We are all struggling to understand what a post COVID-19 world will look like. Of course, it’s still far too early to understand what this post-pandemic life might be, but we can begin to understand what has been impacted and how, with the ease of the lockdown. In this issue of our lockdown diary, we aim to deliver the first observations we see of the changes (or not) in online behaviour. The data collection ran in the UK, when the government eased the lockdown guidelines on the 15th of June 2020.
On observing this web navigation data1, we can start to draw comparisons between the online behaviour during and after lockdown. We observed 4 different situations:
1. Negative impact
Here we have websites whose number of visits went down during lockdown and which kept on decreasing once the lockdown eased in the UK.
We found three categories. First vehicles, which is not a surprise! Cars and lockdown aren’t the perfect match. And even throughout this time, for various reasons, from money to the environment – buying a new car is not a top priority.
But more surprisingly, we found also two unexpected categories of websites which correspond to this definition: health related websites, and news and media! During these times…?!
To ensure our hypothesis was correct, we analysed the reach of three main news websites in the UK (the Sun, The Telegraph, and BBC). For all of them, we found the same pattern which explains the results on a category level: people have been overloaded by information about COVID-19. To begin with, we see an eager attitude to inform oneself. But, after a while (at the end of March), they appeared to have updated themselves on information needed about the crisis, and as news items still seemed to mainly focus on the pandemic – boredom struck and people didn’t have the thirst for news on it anymore.
2. Back to (new) normal?
Some websites have seen huge visitation levels during lockdown; as the range of possible socialising was limited, quick and easy ways are to watch TV shows or movies. As of now, either we have more options to be entertained (usually we might meet family & friends), or we have to get back to work. There are less visits now on entertainment websites than there were during lockdown.
The same dynamic can be observed for food and recipe websites. We reported a lot about the increased visits to food related websites during lockdown. Currently, either because we are out of home more than we were before, or because we have less time for cooking, the number of visits on food and recipes decreased.
However, the situation is not exactly the same for these two categories of websites.
For entertainment websites, the “new normal” looks almost the same as before. As presented below, for some of the main websites, the number of visits after lockdown is overall the same as it was before (except for Disney+ which was launched right after the lockdown was enforced).
For food related websites, the situation is rather different. It looks like British suffered an element of boredom, cooking during lockdown, as after having used a lot food related websites during this time, they currently visit them significantly less (NB: at this stage of the lockdown being eased – restaurants are still closed in the UK). Does it say something about the new normal, or is it just a momentary period?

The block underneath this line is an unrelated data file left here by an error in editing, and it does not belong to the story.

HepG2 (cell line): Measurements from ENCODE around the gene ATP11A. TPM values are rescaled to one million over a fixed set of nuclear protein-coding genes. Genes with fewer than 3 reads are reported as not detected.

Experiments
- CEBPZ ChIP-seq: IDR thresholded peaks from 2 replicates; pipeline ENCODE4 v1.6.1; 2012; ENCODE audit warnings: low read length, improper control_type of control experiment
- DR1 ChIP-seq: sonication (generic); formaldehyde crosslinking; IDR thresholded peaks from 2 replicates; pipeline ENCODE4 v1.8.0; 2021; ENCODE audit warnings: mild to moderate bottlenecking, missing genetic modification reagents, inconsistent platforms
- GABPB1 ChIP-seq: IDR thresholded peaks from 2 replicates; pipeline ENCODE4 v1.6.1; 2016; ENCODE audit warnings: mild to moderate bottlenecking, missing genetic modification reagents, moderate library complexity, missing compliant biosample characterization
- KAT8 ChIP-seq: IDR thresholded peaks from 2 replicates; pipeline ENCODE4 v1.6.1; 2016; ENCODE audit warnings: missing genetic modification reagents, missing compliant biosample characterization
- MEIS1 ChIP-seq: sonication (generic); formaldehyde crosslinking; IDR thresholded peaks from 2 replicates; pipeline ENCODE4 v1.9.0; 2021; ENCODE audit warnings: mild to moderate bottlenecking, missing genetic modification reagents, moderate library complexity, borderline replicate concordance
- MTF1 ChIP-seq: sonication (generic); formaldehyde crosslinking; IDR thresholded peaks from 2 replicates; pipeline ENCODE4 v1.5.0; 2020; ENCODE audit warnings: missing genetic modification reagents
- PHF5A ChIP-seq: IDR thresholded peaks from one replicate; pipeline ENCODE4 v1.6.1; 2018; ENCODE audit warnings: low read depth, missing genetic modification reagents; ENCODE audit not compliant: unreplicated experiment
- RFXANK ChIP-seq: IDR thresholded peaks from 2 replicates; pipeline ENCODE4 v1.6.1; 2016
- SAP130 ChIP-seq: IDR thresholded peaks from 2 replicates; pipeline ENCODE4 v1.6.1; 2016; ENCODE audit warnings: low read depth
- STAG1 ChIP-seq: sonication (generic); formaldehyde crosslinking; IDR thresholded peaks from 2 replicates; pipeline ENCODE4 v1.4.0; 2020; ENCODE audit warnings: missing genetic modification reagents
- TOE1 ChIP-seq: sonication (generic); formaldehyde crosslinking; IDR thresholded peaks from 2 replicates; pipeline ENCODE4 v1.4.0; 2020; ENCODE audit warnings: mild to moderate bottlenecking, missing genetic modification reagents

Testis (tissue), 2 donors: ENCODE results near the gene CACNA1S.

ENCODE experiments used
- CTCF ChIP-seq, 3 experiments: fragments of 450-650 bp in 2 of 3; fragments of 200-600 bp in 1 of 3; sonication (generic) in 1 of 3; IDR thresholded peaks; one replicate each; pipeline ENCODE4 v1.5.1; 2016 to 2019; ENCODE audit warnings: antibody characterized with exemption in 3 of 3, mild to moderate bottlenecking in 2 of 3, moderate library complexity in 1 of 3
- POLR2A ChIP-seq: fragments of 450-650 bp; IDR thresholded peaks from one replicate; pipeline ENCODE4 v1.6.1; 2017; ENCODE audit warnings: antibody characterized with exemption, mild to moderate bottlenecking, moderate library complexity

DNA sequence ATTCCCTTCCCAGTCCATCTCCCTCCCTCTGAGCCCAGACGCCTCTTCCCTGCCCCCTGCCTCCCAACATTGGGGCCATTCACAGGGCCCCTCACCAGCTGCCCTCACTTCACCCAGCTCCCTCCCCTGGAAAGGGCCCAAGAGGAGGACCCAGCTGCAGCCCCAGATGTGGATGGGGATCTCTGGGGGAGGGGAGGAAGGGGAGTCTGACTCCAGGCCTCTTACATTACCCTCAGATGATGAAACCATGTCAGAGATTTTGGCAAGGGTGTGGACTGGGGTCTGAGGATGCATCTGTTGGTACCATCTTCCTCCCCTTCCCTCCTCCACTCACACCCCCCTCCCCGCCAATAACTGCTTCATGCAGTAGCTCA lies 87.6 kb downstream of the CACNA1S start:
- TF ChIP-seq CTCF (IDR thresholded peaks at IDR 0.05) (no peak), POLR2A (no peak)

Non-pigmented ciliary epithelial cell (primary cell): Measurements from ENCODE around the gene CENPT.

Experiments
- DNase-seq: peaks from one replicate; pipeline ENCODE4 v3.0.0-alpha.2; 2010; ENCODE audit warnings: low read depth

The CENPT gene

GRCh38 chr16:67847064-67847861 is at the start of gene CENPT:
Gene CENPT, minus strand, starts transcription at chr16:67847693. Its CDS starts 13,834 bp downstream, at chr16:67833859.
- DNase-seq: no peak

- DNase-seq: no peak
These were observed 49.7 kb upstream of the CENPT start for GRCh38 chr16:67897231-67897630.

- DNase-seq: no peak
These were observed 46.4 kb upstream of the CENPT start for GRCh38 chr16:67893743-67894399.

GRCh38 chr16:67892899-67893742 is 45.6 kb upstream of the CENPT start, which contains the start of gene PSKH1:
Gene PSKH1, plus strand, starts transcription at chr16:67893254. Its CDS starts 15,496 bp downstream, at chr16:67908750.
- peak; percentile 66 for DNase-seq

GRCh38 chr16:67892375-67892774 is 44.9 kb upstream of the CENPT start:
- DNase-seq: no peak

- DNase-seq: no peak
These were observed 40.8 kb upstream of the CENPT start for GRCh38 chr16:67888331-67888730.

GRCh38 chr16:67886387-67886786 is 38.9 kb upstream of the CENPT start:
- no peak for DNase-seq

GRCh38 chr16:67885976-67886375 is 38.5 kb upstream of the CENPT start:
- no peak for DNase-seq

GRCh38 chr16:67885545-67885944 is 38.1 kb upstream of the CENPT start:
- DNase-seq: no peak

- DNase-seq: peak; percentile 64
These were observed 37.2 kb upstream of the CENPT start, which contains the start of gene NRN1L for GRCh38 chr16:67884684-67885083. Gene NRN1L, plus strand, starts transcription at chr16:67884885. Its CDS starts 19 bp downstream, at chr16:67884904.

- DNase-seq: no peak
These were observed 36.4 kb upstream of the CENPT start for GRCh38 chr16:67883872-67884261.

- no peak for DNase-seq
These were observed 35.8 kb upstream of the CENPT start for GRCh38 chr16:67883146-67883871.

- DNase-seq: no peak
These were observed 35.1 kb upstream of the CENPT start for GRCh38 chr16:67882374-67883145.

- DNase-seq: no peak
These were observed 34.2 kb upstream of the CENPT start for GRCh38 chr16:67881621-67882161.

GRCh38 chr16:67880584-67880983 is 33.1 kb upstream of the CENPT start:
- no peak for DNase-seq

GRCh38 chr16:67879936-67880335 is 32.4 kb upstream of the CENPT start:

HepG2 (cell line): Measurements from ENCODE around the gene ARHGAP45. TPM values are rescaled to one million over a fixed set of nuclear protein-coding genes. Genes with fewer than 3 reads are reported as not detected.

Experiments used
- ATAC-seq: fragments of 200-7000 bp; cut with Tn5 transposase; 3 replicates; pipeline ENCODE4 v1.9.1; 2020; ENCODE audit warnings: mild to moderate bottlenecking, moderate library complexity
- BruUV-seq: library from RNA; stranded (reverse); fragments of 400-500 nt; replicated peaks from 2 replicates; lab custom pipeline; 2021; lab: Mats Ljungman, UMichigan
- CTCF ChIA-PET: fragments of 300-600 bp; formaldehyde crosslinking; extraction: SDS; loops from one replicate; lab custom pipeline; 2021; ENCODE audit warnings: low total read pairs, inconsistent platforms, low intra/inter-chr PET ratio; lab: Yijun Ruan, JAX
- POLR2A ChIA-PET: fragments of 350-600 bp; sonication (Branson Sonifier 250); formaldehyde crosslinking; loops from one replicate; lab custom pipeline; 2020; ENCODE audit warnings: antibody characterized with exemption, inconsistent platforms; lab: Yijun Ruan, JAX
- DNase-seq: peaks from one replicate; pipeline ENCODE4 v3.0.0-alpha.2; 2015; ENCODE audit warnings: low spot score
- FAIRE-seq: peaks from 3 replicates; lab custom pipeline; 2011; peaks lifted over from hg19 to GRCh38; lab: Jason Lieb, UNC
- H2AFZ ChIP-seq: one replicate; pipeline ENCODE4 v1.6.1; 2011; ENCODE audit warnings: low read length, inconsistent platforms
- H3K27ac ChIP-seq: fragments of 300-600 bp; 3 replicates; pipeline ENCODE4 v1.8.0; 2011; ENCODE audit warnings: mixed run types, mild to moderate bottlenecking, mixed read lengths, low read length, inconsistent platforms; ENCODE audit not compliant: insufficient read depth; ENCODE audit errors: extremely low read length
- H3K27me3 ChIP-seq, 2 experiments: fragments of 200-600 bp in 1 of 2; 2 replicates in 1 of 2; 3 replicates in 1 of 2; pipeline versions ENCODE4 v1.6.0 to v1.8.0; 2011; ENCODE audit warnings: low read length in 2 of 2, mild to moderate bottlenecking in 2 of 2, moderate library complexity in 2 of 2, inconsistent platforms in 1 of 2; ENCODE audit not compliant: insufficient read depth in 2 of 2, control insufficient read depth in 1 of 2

Some activities stopped entirely during lockdown. As you can expect, no football games took place (so less sports related news, less betting opportunities), since then the Premier League started back up, and Liverpool won the championship for the first time in 30 years. In less entertaining areas, it was meaningless looking for a new job or a flat during lockdown. Since the easing of regulations, searches (for a job or a flat) appear to have picked up again.
These changes are visually represented in the graph below: the activities on job searches, real estate, sports and gambling websites dropped down during lockdown, and increased since it was eased.
One other type of website category (overall far less visited of course) followed the same dynamic, which we didn’t expect to find at all: information regarding abortion. Such a sensitive subject but a visible increase in search during lockdown.
Some concrete examples:
4. Positive impact
Last but not least: those who took advantage of the crisis and which are benefiting from the situation. Here we found websites whose field of activities are still strongly related to what we observed during lockdown.
We found 4 examples of websites which might be insightful.
- Greenpeace.org is interesting in this case: does it reveal the increasing importance of ecology in the UK?
- Decathlon, which has got media attention during lockdown for having tweaked its diving mask for medical purposes…. Could now see the benefit for more commercial purposes.
- DHL, as courier services, reveals the increasing usage of eCommerce.
- And masterofmalt (which is obviously a whisky/alcohol related website): we know that some of us drunk more during lockdown and maybe haven’t reduced their consumption just yet…
1 Since 2016, a part of our UK panel has accepted to share their navigation/app usage data with us. They have installed a software/app which monitors their online activities. During this timeframe, we used a n=1798 nat rep sample (age, gender).